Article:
Published June 14, 2011
| National Hockey League
BOSTON --Daniel Sedin stood in the visiting team's locker room Monday night, his face straight, his mood calm.
"I liked the way we played," he said, following Vancouver's 5-2 loss in Game 6 of the Stanley Cup Final. "We battled really hard. We've got to be excited for next game."
Not said was the fact that he has 20 points so far in the playoffs, but only four in the Final.
Not said was the fact that he and his brother, Henrik -- the NHL's No. 1 and No. 4 regular-season scorers -- have combined for just five points in this series against Boston.
Not said was the fact that in order for Vancouver to capture its first-ever Stanley Cup with a Game 7 win on Wednesday, the faces of the franchise will have to generate a lot more than they have in the first six games combined.
But the Sedins don't feel the pressure on their shoulders. They feel they're playing exactly the way they have played all season long -- they're just not getting the bounces lately.
"At least for me or for Henrik, the thing you've got to look at is you've got to create chances," Daniel said. "If you create enough chances, the goals are going to come. It's one thing if you're not creating them, then we can get frustrated. But right now we're working hard and getting chances."
A golden chance for Henrik came in the second minute of Game 6 when he was wide open at the edge of the faceoff circle facing an empty net. But he fanned on the shot, and the Bruins erupted for four first-period goals not long after that.
"[The twins] had some good looks," backup goalie Cory Schneider said. "Either Thomas makes a big save or we just can't buy a bounce. It's off a post, it's lying in the crease, it just goes around an open net. Sometimes you need a little puck luck and they're just not getting it. But tonight they showed signs of being themselves."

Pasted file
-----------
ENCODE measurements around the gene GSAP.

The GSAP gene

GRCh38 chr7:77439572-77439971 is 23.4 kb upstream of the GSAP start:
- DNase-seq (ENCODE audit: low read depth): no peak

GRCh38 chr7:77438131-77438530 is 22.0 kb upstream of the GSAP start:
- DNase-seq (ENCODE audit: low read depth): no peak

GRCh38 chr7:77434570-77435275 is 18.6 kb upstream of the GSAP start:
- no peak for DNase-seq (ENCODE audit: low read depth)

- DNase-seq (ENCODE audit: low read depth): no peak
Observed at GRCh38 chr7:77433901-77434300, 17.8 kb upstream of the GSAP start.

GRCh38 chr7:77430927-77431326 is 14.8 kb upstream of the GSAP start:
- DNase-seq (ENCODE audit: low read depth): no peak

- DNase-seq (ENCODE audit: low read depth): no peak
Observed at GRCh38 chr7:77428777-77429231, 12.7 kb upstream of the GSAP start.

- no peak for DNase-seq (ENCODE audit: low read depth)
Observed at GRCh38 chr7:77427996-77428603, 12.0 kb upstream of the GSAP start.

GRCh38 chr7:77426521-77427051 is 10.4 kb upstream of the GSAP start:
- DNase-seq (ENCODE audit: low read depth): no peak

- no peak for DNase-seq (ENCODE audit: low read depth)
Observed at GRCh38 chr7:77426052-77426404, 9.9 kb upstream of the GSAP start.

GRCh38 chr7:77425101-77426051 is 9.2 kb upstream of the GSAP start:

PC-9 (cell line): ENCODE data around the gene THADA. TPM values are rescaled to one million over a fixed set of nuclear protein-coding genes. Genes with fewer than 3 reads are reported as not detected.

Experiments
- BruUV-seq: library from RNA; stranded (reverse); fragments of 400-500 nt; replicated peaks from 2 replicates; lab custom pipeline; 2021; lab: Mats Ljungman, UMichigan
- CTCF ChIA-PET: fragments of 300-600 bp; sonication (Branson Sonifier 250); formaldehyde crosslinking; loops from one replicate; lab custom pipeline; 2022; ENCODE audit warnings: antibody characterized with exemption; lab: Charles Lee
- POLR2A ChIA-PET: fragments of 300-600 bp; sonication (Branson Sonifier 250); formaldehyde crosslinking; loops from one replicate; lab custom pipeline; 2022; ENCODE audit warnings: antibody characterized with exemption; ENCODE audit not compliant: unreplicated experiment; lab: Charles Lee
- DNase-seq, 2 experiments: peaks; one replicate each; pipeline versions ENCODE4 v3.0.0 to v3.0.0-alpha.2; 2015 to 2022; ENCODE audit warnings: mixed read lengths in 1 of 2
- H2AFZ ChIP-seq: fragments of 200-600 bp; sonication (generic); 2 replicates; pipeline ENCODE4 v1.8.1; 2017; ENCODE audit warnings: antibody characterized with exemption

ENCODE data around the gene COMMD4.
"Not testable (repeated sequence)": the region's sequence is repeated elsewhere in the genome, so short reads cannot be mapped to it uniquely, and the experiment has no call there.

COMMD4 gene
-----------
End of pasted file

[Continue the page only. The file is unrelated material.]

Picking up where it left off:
Henrik did score a power-play goal 22 seconds into the third period -- just Vancouver's second power-play goal on 29 attempts in the Final. Daniel had an assist.
That goal doesn't mask Vancouver's power-play futility in the Final or the stark contrast to what it was in the regular season -- tops in the League with a 24.3 percent success rate.
Daniel led the NHL with 18 regular season power-play goals.
The twins have been such a non-entity in this Final, television analyst Mike Milbury referred to them as "Thelma and Louise" in the Game 4 broadcast, referencing the 1991 film starring Susan Sarandon and Geena Davis.
That didn't sit well with the Sedins' teammates, who insist nothing is wrong with the twins' games.
"They've been playing well for us all playoff long," defenseman Kevin Bieksa said. "They took a lot of criticism, they're easy targets for the media. But the people who see them every day, the media in Vancouver and in Canada, respect them a great deal and they're two of the best players in the League. So anything disrespectful that's said to them is just ignorant."
The Sedins themselves aren't worried about any of that. They're just focused on Game 7, and know they're due for a big game.
"You've got to be lucky to be good," Daniel said. "And good to be lucky. So it goes both ways."
Added Henrik, disputing any talk of him and his brother struggling: "We lost the game. That's the only thing. Danny scored five goals in the first round against Chicago after six games and we still get criticized. That's not a problem. We already lost the game. I would have loved to score the goal if we were tied 1-1, but we were down 4-0. It didn't really matter."